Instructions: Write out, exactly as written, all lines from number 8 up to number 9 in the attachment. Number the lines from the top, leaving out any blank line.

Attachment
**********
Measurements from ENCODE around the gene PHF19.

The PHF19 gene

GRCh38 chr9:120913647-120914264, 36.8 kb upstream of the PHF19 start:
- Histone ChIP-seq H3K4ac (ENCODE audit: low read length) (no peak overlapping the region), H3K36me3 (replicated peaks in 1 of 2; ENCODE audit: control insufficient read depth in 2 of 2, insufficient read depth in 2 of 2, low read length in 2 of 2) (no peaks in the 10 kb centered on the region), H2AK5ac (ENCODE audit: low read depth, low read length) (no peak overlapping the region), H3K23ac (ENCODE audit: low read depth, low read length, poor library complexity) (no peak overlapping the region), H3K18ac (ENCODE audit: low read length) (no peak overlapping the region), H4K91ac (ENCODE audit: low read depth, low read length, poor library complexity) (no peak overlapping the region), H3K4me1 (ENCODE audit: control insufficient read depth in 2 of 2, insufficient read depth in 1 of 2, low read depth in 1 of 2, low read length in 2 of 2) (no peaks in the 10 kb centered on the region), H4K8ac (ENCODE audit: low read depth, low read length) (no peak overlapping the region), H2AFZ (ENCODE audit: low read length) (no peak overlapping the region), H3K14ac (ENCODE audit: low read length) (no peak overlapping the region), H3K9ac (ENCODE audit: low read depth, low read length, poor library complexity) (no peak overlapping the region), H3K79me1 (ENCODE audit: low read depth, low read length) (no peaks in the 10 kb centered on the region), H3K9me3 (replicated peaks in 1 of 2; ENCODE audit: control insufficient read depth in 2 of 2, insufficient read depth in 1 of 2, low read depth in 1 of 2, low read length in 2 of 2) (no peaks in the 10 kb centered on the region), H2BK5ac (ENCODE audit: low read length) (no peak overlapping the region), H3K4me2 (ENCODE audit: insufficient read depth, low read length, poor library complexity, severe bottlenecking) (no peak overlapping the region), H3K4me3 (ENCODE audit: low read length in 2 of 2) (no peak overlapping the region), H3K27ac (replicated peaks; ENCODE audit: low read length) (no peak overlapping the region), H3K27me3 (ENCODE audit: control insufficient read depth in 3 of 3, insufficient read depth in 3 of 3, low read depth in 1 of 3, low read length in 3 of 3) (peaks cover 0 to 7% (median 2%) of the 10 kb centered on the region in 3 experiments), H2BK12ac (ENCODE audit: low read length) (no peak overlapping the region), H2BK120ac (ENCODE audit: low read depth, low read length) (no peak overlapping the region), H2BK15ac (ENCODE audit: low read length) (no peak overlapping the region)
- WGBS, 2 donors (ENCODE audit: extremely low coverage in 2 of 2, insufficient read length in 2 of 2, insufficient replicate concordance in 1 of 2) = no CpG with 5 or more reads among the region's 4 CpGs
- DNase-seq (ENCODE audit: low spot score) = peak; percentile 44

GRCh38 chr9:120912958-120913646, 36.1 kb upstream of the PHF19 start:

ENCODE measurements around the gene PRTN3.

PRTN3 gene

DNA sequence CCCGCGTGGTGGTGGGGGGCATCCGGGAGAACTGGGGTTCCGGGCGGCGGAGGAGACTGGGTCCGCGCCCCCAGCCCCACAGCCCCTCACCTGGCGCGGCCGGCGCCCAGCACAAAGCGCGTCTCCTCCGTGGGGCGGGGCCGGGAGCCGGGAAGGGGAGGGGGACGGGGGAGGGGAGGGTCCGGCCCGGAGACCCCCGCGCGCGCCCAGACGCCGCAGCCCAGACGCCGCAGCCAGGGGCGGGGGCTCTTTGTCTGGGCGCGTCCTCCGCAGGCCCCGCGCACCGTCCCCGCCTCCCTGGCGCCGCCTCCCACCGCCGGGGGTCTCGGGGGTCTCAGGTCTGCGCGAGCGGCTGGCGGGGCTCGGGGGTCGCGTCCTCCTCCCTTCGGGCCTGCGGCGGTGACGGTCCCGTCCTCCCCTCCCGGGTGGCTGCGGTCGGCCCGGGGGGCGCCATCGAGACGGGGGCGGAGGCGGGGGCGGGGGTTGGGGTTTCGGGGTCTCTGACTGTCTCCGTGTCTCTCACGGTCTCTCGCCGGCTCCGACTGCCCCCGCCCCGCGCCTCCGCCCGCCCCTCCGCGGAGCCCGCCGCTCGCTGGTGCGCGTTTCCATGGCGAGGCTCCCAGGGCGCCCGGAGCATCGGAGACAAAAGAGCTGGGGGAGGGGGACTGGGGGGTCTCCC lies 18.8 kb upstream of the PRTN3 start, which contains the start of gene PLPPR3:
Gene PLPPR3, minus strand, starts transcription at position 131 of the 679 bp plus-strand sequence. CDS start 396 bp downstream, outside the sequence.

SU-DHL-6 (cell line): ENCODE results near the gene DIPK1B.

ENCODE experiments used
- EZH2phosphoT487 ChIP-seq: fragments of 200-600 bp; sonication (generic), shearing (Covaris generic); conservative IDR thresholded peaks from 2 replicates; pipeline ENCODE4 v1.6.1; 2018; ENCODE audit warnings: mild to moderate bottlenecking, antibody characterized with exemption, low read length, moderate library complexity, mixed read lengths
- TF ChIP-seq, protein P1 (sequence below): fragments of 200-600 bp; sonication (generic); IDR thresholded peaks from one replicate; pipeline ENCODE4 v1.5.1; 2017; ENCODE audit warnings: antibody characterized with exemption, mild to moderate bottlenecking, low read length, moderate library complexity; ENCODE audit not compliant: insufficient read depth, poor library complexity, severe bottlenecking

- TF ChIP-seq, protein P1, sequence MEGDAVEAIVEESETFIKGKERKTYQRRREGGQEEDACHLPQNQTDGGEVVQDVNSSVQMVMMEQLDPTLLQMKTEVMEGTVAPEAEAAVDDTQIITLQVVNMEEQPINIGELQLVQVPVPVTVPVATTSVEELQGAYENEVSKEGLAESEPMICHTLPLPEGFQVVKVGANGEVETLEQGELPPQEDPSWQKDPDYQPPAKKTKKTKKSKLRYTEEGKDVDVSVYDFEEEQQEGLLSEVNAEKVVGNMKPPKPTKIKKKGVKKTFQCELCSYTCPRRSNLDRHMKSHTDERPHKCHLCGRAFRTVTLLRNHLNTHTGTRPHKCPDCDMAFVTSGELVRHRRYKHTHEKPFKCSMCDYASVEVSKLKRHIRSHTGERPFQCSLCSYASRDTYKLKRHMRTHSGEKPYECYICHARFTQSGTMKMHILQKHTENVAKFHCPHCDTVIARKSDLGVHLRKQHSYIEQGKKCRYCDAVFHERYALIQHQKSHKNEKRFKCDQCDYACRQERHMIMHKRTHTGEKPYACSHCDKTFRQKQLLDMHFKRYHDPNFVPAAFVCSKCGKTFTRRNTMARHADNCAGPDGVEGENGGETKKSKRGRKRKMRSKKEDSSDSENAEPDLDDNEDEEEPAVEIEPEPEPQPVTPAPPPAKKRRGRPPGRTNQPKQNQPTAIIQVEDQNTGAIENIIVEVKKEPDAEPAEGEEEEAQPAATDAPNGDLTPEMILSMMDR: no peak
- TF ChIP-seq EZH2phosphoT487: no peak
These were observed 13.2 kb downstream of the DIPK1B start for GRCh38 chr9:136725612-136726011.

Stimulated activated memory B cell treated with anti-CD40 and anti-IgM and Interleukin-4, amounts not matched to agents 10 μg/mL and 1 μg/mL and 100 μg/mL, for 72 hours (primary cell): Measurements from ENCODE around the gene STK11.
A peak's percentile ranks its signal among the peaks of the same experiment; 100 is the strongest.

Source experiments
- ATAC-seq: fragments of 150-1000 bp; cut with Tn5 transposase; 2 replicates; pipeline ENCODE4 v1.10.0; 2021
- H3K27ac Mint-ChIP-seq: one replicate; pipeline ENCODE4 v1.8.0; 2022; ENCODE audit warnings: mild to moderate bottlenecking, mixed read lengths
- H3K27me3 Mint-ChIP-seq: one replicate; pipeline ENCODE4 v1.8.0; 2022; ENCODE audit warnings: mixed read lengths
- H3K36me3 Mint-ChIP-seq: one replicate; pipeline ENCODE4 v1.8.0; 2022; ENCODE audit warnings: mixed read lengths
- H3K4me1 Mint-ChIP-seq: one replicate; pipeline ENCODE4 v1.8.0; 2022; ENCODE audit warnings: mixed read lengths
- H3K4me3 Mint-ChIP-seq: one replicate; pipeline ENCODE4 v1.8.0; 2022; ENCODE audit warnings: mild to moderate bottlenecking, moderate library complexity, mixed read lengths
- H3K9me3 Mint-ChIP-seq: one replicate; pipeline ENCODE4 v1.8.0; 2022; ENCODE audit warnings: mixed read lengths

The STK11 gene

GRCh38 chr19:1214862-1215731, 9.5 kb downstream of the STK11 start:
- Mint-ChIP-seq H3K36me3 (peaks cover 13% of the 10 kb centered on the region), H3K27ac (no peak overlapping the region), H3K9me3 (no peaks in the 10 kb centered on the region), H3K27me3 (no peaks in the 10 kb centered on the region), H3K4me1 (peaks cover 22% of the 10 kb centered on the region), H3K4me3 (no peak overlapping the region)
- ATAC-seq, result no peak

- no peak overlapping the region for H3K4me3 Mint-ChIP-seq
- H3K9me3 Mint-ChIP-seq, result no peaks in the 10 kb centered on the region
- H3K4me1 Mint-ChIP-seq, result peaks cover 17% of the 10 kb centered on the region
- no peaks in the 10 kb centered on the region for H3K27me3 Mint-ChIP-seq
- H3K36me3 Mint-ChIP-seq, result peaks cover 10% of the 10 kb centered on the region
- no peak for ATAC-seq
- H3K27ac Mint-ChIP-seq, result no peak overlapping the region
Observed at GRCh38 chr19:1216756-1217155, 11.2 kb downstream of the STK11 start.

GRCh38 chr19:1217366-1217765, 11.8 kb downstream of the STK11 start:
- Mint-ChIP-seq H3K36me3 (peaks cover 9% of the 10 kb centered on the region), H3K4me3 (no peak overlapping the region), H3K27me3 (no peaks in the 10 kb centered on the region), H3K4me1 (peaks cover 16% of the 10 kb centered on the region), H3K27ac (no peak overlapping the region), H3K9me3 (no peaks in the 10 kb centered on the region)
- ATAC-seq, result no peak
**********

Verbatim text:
ENCODE measurements around the gene PRTN3.

PRTN3 gene